Here's a description, and photos, of my new chicken coop. It was modeled after the coop created by the Baldessaris of Wichita. Many, many thanks to them!
And thanks, also, to...yes...the HENleys...Chick---en--ma-a-a-a-n! and ChickenMama.
My coop-building journey started on a cold, gray, northwest December day last year. Sub-freezing temperatures didn't dampen my enthusiasm as I worked from dawn to dusk most weekends.
I'm a do-it-yourselfer with no great experience in building projects. With limited knowledge...and even fewer tools, I began.
First came a few holes in the ground as I started the foundation. Once that was done I put up the framework.
I also began putting up the hardware cloth around the run. We live right up against the Capitol Forest near Olympia and there are plenty of critters in the woods that will seek to do our girls harm...so hardware cloth it is. Pricey, but worth it.
Also well worth the money were the boxes of screws that I used in place of nails. I don't believe there is a nail in the entire coop. I had a lot of do-overs and the screws were priceless in my opinion. That was Chick---en---ma-a-a-ns! best suggestion.
I could show you a hundred detail photos of the construction here but Mr. Baldessari and BoiseMarker have quite a few of those that you can check out on BYC.
One thing that took a LOT of time was staining all of the wood. I did each surface of each board twice, once with one kind of stain... and again with another (Top Secret...unless, of course, you ask.) The result, you will see, was pretty spectacular.
Here are a few early shots of that process.
First coat on the right. Second on the left.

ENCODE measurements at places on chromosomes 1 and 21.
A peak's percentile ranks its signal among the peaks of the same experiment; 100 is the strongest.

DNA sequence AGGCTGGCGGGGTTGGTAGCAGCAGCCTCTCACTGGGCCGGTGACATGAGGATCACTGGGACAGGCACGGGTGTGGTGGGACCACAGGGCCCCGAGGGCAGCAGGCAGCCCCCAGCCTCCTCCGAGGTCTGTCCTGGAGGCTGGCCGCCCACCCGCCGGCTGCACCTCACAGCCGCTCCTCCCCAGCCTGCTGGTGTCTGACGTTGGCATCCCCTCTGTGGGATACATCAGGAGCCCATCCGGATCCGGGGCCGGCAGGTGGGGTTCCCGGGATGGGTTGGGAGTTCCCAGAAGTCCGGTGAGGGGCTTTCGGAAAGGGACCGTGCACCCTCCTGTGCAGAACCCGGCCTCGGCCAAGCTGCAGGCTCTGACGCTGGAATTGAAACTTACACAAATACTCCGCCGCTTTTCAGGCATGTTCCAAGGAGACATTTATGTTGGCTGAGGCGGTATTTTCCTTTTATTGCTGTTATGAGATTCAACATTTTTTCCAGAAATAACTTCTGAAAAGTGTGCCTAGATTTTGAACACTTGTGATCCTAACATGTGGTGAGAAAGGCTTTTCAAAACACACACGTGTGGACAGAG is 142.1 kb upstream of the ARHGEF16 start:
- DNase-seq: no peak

No doubt the most significant difference from the Baldessari coop was in the choice to put cedar siding up around the coop, siding that matches our house and garage. Since you see the coop when you first drive up to the house, the curb appeal, or, ahem... "coop appeal", had to be there. Fortunately I had quite a bit of clapboard siding left over from a previous project.
Here's a picture of the cedar-sided door in the construction phase and a view of the coop alongside the house.
Something else not found in the Wichita Cabin Coop that I added here was a 1/2 ", 3' long, hardware cloth "skirt" all around the run. Mostly rock underneath.That ought to keep any predator busy...and exhausted. Pity the poor fool that tries!
About the only other thing done differently was my adding some anti-skid paper for the girls as they come down the plank into the run.
So, after two or three months, here are some shots of the (nearly) finished project. I may add some more pics as the girls get into their new "digs".
And, of course, every project needs a project manager.
This is Cosmo!
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